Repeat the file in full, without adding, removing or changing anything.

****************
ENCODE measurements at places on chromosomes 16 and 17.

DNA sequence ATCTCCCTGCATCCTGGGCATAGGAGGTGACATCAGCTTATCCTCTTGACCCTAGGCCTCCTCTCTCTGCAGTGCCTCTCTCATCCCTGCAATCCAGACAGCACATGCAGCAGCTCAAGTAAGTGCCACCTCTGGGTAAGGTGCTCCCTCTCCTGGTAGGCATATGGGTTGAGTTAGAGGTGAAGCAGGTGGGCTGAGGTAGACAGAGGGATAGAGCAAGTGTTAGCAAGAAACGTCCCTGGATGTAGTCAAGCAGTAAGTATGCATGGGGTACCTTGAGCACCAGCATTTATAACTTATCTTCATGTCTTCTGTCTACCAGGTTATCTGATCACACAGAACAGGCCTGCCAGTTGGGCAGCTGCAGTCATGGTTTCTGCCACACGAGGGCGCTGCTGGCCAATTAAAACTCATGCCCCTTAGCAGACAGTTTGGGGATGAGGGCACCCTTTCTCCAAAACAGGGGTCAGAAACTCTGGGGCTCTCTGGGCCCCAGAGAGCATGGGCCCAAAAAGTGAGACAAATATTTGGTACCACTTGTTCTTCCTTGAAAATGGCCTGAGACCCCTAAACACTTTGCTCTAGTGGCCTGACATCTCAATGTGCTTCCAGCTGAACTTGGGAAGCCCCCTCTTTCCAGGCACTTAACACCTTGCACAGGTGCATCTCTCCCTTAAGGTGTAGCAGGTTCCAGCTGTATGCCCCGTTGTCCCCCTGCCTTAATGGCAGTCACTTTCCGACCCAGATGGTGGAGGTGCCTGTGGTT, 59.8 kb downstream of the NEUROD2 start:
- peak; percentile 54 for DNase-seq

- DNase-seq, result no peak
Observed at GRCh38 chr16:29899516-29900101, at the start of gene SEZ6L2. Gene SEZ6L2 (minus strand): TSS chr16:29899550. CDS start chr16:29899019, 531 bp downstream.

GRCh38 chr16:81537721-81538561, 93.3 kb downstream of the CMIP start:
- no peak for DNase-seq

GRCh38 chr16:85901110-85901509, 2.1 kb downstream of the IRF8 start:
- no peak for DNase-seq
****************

ENCODE measurements at places on chromosomes 16 and 17.

DNA sequence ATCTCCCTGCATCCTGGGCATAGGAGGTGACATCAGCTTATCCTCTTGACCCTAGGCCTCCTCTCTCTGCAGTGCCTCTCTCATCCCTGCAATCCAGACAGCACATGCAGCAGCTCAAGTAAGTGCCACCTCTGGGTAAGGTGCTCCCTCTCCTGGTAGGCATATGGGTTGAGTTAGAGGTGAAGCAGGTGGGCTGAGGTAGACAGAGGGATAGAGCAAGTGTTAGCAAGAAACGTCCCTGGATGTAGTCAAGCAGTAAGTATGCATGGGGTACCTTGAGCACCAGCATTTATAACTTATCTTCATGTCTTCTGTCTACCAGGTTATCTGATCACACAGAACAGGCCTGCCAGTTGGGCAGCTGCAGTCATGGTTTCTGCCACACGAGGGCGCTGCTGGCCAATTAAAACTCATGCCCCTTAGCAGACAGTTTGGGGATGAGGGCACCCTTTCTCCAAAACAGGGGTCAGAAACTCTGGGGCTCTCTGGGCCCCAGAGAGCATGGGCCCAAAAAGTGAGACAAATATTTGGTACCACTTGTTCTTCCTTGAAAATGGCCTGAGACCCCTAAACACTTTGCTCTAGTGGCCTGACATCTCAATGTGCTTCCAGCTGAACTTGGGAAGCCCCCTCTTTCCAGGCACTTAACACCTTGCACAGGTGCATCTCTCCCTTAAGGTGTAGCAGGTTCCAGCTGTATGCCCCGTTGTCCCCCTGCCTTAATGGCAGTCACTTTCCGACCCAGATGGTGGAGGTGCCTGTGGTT, 59.8 kb downstream of the NEUROD2 start:
- peak; percentile 54 for DNase-seq

- DNase-seq, result no peak
Observed at GRCh38 chr16:29899516-29900101, at the start of gene SEZ6L2. Gene SEZ6L2 (minus strand): TSS chr16:29899550. CDS start chr16:29899019, 531 bp downstream.

GRCh38 chr16:81537721-81538561, 93.3 kb downstream of the CMIP start:
- no peak for DNase-seq

GRCh38 chr16:85901110-85901509, 2.1 kb downstream of the IRF8 start:
- no peak for DNase-seq